While everybody knows they shouldn’t use a smartphone one in each four crashes involves anyone texting, snapping, sharing, or talking on a mobile device. Therefore, how do we rescue ourselves … from ourselves? I have tested more than a dozen programs.
DriveMode Wins Top Spot
Every mobile provider provides something to assist with driving. I discovered AT&T’s complimentary DriveMode app for iPhone and Android works the best, and after almost six months of testing, is the one that I still use.
It turns on automatically if your car begins moving more than 15 mph and silences text alerts. It does not totally lock down your phone, however: anyone who texts will find a pre-configured response (such as “I am driving, will call you back in a moment”) and it’s still possible to access music, navigation, and pick contacts in your phone using one click. Parents may also set up the app if a driver deletes it notify them.
The reason this app blew past the competition for me is because it’s super simple to use and eliminates the most frequent sources of distraction: telephone calls, text messages, matches and websites. You simply set it and forget it. At the same time, it allows some interaction like streaming audio along with the Waze navigation app through Spotify. Security experts argue that the only secure place for a smartphone in a vehicle is in the back–but human behavior has shown us that does not work. (I’m not sure I could get anywhere anymore without Waze.)
AT&T DriveMode program works with different carriers, but the other suppliers have their own alternatives also. Sprint’s Drive First app is great, but only accessible for Android phones. Much like T-Mobile’s DriveSmart app and you’ll need to pay $4.99 to get it to do exactly what AT&T’s DriveMode will mechanically. Verizon’s Driving Mode controllers come straight from the Android Verizon Messages app, so it doesn’t work on iPhones either. It also disables sends and texts an auto-reply when you get a message, but it does not turn off some other distractions. Additionally, it needs to be turned manually every time you get in the vehicle, unless you have paired it using Bluetooth.
Apps Worth Taking For A Spin
SafeDrive (free for Android and iPhone) creates a game out of remaining off of your telephone and I love it. Instead of preventing you you are awarded by it when you don’t. You’re in a car, a display pops up on your telephone that shows exactly how many points you have earned. Leave your phone alone, and you also earn points as you drive–but should you touch your phone, all those points vanish. You can cash in your at your local gas station, and also additional retailers’ list is growing. SafeDrive users may even challenge you to see who stands up the miles. Winners get attractiveness, and much more points.
Focus — Screen Free Driving (iPhone) is just another fun take on remaining off your phone–kind of like smartphone shaming–but in a effective manner. It launches when you begin driving, and if you touch with your telephone, a voice sternly says, “hang up and drive.” If you don’t, the program gets downright angry, yelling phrases like, “lock your phone NOW,” “eyes on the road, Chief,” and even, “would your parents be pleased with you when they knew you had been doing so?”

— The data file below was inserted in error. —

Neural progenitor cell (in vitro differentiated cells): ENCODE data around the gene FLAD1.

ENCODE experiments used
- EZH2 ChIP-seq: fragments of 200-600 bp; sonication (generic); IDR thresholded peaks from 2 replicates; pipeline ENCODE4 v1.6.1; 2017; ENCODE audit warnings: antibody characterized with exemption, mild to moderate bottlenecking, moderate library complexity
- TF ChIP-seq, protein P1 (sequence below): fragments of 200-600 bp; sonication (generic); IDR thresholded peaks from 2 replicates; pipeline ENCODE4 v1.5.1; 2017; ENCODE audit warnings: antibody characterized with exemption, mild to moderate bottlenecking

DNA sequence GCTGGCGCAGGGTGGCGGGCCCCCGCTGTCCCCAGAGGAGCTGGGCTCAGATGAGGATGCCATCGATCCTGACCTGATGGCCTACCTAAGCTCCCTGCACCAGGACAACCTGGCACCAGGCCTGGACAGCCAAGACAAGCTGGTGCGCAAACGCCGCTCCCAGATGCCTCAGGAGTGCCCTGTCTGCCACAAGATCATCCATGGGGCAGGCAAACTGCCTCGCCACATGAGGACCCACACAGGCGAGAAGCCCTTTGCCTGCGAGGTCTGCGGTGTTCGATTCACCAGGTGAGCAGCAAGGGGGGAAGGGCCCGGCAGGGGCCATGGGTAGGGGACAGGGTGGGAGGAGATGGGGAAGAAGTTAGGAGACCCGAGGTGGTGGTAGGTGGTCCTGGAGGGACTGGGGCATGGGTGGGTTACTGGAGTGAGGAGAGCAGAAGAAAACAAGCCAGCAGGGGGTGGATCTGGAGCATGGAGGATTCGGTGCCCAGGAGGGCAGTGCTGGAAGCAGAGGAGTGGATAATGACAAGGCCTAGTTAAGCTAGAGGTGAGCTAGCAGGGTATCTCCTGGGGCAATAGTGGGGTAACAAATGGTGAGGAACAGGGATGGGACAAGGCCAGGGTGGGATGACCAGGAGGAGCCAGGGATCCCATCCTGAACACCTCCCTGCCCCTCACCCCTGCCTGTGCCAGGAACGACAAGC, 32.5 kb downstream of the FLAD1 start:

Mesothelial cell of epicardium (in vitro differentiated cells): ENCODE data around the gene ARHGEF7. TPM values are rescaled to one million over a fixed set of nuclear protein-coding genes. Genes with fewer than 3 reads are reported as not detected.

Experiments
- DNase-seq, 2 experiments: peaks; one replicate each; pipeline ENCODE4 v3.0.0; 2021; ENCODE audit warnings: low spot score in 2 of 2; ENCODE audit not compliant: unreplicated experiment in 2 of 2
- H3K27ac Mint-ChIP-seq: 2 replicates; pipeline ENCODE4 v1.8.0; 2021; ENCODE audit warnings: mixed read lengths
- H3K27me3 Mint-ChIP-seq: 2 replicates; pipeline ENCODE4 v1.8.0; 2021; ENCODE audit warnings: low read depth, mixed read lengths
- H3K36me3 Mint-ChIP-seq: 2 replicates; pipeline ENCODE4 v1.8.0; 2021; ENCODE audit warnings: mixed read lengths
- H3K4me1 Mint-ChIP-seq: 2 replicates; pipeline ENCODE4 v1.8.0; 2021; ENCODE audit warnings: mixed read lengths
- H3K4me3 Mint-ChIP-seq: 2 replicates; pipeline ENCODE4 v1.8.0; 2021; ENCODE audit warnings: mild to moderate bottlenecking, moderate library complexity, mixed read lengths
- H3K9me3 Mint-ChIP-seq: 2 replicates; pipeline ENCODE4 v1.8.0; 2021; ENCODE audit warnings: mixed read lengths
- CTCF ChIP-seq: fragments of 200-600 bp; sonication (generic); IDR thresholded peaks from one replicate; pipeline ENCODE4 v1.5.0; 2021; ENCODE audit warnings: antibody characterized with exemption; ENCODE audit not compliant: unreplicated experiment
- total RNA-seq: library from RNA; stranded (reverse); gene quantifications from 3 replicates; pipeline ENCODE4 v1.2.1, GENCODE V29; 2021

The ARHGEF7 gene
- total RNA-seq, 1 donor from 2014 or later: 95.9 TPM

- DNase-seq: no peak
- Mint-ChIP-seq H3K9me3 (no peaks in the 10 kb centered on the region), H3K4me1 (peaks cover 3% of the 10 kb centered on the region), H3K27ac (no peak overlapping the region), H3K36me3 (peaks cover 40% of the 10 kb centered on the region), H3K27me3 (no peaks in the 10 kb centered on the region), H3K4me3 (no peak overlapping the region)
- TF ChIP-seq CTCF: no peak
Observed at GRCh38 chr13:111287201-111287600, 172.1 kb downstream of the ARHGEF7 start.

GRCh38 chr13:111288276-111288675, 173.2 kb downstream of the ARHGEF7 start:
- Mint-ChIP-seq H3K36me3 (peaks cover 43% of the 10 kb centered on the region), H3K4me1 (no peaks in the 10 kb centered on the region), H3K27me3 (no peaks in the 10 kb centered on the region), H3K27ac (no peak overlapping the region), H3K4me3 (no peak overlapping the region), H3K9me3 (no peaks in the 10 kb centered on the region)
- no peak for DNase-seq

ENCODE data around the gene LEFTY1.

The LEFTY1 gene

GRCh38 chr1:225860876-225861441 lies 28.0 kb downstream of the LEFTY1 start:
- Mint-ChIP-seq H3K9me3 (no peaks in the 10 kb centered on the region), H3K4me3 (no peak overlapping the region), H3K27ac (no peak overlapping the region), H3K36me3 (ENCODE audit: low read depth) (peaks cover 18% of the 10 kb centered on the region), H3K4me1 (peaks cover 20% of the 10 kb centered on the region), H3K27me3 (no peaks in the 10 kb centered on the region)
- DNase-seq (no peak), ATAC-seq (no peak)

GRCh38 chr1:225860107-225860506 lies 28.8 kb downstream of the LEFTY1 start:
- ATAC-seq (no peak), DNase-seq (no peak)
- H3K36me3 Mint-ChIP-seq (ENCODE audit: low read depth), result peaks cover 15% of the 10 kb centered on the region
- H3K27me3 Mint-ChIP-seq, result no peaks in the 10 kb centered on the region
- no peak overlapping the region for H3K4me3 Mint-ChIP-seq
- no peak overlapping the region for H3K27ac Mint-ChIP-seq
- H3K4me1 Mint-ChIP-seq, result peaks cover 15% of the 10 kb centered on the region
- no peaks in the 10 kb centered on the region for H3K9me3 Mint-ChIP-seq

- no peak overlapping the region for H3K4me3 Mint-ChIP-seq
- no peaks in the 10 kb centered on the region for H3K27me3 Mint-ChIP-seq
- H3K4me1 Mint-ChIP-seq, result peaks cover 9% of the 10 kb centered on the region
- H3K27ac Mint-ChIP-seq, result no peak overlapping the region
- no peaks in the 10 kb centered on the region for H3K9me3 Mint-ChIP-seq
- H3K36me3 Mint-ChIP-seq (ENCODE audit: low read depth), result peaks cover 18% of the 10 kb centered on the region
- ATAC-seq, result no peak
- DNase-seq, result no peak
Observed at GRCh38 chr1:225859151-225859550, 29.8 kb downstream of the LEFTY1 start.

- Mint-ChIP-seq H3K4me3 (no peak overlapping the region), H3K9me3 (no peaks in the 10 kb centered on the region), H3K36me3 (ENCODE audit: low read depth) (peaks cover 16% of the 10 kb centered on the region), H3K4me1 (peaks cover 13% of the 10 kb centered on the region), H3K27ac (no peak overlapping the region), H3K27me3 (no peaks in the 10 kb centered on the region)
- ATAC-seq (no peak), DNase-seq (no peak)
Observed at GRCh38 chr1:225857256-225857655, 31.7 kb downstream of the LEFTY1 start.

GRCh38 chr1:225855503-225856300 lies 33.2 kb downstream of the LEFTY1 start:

It’s impossible to ignore, funny, and helps you understand how long you really do spend sucked from your smartphone. At the close of every drive, it gives you a road report. That’s fairly. It’s free to download, however you can unlock extra attributes for $4.99, for example how speeding reports for teen drivers.
If you absolutely need to stay plugged-in while on the street, try Android app MessageLOUD ($15.99/year). It’s a new service which automatically reads out emails and out your texts as you push. It functions with Gmail, MS Office365, Yahoo, Outlook, Exchange and Hotmail. It lets you phone back with a tap or swipe a lot like controlling your tv, or delete, blow off, auto-reply. It is still a program and more distracting than DriveMode, but a step up from getting your phone on your eyes and your hand on the monitor. The program manufacturers are working on an iOS version today.
In theory, Siri should read my messages but I think my iPhone’ve lost a lot of and scrambled her brain. Everytime I ask, “read my texts,” she attempts to Facetime someone named Dex.
This is an especially dangerous time for drivers. An yearly AAA Foundation for Traffic Safety study shows the highest number of teen deaths on the road happen during the calendar year’s “100 Deadliest Days” between Memorial Day and Labor Day. If it comes to tech support, there are lots of options here, but my favorite is tXt Blocker ($7/month). It shuts down the telephone completely when your teen is driving (and lets you install “No-Cell Zones” to prevent texting from school or work) that teens can’t hack around. You can even track and find your teen through the tXtBlocker site and see reports on how safely they’re driving.
What have you found works best for remaining off your smartphone in the vehicle? Make sure you let us know in the comments section.